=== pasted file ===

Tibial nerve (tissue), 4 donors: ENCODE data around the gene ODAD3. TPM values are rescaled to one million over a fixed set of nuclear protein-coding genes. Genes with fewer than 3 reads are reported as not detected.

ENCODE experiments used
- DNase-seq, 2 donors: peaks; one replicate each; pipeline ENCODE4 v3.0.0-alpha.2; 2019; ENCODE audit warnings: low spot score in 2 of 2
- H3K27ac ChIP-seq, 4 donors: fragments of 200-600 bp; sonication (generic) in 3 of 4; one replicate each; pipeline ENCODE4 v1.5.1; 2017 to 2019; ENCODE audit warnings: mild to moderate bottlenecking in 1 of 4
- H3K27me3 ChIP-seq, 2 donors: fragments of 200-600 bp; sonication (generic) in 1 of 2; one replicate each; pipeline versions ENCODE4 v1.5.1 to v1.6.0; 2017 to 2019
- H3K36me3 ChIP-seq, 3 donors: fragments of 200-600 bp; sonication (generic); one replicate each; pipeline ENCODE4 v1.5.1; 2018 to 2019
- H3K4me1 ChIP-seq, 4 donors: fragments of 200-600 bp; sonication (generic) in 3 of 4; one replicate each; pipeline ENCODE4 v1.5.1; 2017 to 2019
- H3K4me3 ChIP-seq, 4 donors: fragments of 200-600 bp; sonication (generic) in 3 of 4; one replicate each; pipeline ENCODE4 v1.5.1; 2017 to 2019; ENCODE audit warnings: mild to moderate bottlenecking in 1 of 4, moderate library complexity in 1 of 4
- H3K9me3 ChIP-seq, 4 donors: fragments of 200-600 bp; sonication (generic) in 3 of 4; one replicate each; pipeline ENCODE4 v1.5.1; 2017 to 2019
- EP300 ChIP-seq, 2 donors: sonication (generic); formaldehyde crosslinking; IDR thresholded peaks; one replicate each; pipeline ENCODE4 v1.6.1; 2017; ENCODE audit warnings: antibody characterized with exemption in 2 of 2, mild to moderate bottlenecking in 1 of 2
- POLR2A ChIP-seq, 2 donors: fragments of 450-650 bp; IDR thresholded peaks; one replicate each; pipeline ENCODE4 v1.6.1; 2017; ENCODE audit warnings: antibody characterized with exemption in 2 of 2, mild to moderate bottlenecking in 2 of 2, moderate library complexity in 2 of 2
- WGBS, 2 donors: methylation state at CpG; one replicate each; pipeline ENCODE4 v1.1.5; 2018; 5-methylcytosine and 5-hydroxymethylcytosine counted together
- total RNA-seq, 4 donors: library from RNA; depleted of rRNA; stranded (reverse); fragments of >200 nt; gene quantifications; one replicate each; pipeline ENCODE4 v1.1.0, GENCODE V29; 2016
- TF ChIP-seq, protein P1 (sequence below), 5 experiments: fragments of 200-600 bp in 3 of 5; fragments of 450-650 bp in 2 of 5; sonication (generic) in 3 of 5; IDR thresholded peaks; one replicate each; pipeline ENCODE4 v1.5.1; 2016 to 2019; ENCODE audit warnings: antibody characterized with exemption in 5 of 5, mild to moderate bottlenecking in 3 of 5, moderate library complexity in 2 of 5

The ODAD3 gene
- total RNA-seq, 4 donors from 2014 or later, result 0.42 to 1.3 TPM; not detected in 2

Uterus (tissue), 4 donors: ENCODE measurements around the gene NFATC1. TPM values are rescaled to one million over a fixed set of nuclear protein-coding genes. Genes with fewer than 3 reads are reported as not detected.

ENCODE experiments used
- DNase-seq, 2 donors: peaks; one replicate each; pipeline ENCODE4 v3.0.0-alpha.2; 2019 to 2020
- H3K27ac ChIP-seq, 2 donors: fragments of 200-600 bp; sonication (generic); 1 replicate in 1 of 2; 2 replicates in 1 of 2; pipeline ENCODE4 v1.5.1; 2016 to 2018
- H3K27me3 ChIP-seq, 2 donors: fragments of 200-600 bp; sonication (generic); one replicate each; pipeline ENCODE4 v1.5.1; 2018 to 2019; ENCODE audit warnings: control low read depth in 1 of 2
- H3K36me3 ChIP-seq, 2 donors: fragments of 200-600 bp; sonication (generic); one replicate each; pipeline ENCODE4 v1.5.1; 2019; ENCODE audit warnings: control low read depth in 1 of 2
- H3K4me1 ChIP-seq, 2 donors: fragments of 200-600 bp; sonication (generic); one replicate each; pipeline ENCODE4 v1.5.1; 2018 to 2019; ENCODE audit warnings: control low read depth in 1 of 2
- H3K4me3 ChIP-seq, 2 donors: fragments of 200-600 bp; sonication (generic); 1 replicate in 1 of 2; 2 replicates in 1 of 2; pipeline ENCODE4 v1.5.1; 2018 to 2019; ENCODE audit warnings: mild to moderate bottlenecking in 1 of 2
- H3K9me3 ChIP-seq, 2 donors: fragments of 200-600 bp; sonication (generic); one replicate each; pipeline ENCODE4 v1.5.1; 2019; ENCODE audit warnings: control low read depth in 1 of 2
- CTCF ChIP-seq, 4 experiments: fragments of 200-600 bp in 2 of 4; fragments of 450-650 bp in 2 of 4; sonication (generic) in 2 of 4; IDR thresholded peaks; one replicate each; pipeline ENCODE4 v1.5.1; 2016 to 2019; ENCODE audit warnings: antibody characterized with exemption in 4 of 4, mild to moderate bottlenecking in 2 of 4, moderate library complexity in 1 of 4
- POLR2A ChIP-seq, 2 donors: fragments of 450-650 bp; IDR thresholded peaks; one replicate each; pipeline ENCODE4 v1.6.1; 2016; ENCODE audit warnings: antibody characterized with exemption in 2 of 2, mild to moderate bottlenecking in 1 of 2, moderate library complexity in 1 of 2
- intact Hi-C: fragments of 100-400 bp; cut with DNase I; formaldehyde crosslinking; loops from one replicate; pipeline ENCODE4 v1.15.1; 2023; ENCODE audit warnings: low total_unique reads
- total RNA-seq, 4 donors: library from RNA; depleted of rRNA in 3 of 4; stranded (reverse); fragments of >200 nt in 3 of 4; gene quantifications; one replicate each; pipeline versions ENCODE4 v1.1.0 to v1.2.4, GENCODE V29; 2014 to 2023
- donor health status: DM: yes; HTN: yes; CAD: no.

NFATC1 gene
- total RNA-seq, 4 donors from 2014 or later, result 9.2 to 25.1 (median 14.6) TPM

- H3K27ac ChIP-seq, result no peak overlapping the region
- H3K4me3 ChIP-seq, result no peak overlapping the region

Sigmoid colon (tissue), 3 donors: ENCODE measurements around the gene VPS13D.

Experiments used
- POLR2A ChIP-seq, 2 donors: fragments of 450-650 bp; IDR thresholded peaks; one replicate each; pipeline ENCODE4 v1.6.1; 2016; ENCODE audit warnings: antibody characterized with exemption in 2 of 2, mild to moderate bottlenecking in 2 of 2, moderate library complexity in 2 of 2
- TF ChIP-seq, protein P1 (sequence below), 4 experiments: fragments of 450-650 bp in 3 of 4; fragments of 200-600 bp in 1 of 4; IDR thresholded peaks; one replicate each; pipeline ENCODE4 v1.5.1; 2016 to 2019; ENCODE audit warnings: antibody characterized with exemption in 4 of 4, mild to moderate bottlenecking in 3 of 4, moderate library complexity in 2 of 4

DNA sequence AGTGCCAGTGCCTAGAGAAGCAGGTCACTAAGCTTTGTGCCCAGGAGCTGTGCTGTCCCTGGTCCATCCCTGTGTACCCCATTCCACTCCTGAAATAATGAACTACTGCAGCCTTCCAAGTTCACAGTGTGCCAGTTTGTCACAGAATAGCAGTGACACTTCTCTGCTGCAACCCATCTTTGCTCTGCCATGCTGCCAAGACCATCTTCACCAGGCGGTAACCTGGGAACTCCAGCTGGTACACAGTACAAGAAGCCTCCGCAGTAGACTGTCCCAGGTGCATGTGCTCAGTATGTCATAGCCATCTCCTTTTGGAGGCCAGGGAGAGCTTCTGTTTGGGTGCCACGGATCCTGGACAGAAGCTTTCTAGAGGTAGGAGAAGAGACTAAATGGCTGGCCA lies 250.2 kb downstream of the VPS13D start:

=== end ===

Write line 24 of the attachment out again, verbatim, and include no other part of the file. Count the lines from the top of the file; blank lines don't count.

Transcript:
- H3K4me3 ChIP-seq, 2 donors: fragments of 200-600 bp; sonication (generic); 1 replicate in 1 of 2; 2 replicates in 1 of 2; pipeline ENCODE4 v1.5.1; 2018 to 2019; ENCODE audit warnings: mild to moderate bottlenecking in 1 of 2